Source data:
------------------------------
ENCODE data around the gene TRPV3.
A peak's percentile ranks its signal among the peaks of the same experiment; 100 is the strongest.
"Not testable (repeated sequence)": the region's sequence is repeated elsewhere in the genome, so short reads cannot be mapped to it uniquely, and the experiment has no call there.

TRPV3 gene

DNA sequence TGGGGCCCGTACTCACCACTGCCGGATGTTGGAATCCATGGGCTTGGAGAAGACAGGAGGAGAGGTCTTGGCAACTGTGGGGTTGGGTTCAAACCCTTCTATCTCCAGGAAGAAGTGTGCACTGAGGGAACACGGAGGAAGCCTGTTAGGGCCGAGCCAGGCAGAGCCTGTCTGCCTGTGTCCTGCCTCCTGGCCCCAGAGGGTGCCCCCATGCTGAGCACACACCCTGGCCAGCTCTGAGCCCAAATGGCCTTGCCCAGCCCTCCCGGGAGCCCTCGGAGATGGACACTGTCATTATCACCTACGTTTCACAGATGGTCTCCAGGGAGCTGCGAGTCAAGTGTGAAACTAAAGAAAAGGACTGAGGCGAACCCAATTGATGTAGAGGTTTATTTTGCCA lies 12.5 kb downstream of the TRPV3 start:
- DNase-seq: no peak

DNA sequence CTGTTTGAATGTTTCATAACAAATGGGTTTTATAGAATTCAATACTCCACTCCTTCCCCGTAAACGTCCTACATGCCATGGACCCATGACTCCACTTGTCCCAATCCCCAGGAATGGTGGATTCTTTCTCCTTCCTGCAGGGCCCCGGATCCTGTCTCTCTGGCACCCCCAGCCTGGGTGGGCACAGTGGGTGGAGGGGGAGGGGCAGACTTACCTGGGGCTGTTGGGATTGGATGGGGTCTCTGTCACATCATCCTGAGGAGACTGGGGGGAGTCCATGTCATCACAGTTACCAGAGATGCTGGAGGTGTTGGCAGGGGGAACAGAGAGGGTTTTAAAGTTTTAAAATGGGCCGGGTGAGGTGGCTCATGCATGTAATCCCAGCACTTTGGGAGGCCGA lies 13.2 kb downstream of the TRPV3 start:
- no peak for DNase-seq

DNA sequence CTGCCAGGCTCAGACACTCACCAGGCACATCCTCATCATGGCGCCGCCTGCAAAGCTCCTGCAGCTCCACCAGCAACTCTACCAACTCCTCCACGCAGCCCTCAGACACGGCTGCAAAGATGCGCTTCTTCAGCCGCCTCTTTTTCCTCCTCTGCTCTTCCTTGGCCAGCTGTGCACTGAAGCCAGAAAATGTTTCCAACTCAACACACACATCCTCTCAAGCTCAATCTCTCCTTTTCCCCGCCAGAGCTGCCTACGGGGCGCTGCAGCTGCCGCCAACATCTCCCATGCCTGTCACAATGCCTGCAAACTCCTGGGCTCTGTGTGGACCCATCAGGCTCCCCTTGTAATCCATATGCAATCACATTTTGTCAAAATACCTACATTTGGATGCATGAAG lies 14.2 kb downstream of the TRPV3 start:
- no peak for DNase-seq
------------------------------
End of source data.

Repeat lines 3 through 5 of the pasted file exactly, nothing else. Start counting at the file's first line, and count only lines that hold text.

"Not testable (repeated sequence)": the region's sequence is repeated elsewhere in the genome, so short reads cannot be mapped to it uniquely, and the experiment has no call there.

TRPV3 gene

DNA sequence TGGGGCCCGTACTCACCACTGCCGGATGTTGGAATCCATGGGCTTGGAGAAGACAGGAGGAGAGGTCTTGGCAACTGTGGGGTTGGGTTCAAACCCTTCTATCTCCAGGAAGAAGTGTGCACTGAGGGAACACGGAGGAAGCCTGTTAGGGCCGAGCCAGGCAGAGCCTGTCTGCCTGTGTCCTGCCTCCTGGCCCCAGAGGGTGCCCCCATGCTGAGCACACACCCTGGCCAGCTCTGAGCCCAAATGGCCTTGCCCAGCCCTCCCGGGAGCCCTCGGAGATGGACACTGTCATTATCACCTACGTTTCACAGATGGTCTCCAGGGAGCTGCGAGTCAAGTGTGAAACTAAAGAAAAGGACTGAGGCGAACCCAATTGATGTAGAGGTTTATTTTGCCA lies 12.5 kb downstream of the TRPV3 start: